Conveyor belt 52 may be made from any material suitable for use with core portion 24 and accelerant 26. In one embodiment conveyor belt 52 is made from steel mesh material. Conveyor belt 52 is preferably a continuous or “endless loop” belt.

Immersion tank 54 may be made from any material suitable for use with accelerant 26. Immersion tank 54 is configured to heat and maintain accelerant 26 at a predetermined temperature. Immersion tank 54 may be directly heated with heating elements, or may be heated indirectly by a water hot water tank in proximity thereto. Both heating methods are well-known in the art and thus will not be detailed further.

Process

A flow diagram showing an example process for producing briquette 10 is shown in FIG. 9. At steps s102a-s102d core portion 24 components, shown generally as 58a, 58b, 58c and 58d, are separately accumulated using any conventional process such as, without limitation, storage in heaping yards, containers and buildings.

At steps s104a-s104c solid components 58a, 58b, 58c of core portion 24 are separately granulated, such as by crushing, using any conventional process such that the components are reduced to a granular form having a predetermined granule range of granule sizes. For wood charcoal and anthracite coal a granule size of about 100 mesh is desirable. Example processes include crushing and/or sifting the components to achieve the desired granule size. Air flow across a crushing and/or sifting process may also be utilized to aid in gathering crushed materials having small granularity.

At step s106 one or more core portion 24 liquid components, shown generally as 58d in FIG. 9, may be separately heated to a predetermined temperature, forming a liquid. Core portion component 58d may be heated in a container, such as a steel tank, a pressurized and heated pipe, a heated helix auger, or a combination thereof.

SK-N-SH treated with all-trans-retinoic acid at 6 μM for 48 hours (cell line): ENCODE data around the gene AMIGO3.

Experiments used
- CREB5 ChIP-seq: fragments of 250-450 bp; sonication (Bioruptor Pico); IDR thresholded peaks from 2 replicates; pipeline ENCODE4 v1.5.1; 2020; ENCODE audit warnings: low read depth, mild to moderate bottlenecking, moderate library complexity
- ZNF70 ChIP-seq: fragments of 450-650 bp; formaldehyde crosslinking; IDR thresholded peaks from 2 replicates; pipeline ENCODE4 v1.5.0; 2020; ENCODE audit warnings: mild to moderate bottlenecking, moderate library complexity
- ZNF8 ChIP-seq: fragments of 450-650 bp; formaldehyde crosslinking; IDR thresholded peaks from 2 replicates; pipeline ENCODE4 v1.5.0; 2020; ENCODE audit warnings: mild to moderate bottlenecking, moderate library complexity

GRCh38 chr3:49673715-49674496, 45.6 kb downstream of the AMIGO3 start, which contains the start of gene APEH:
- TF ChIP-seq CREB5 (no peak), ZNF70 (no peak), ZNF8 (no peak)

At steps s108a-s108c the granulated core portion components 58a, 58b, 58c of steps s104a-s104c are separately conveyed for combination in a common container or vessel, as at s110. Example conveyances include, without limitation, conveyor belts, material augers, pipes, funnels or any combination thereof. The conveyances of s108a-s108c may include pressurization, mechanical agitators and/or timed- or phased-operation of high-pressure gas jets within the conveyances to resist clumping or jamming of core portion components, thereby aiding accurate and repeatable dispensing of the core portion components in the desired amounts and proportions at step s110, below.

At step s110 core portion components 58a, 58b, 58c are metered into a common container in predetermined proportions suitable for a given application. The core portion components may be metered manually by measuring out components in the desired proportions to produce a batch of a predetermined quantity of briquettes 10. Alternatively, the core portion components may be automatically dispensed, measured and metered using conventional computer-controlled material-handling equipment and devices.

At step s112 the combined core portion 24 components 58a, 58b, 58c are stirred as needed to achieve a generally uniform or homogenous dry combination. The core portion components may be stirred together in a container by any conventional process including, without limitation, conventional agitators, beaters and paddles. In some embodiments of the present invention helix-screw augers may be used to transport the combined core portion components while simultaneously stirring them. In still other embodiments the combined core portion components may be subjected to plural parallel and/or serially staged stirring processes utilizing containers and/or augers during step s112 to ensure uniformity.

At step s114 heated and liquefied core portion component 58d is conveyed for combination with the previously-combined dry mixture of core portion components 58a, 58b, 58c to form a wet mixture 50 (FIG. 5). Any conveyance suitable for transporting heated liquids may be used for step s114 such as, without limitation, piping, tubing, helix augers and troughs. The proper quantity of core portion component 58d may be metered manually by measuring out a predetermined proportion of component 58d in relation to the combined components 58a, 58b, 58c. Alternatively, core portion component 58d may be automatically dispensed, measured and metered using conventional computer-controlled material-handling equipment and devices.

Mixture 50 may formed at s116 by any conventional process such as combining the solid combination of core portion components 58a, 58b, 58c and heated liquid core component 58d in a common container or vessel and stirring with conventional stirrers, beaters, paddles or agitators. Alternatively, core portion components 58a, 58b, 58c and heated core portion component 58d may be both combined and stirred together while being transported, such as through the use of helix-screw augers. When formed, mixture 50 (FIG. 5) may have the consistency of a wet mixture comprising solid materials.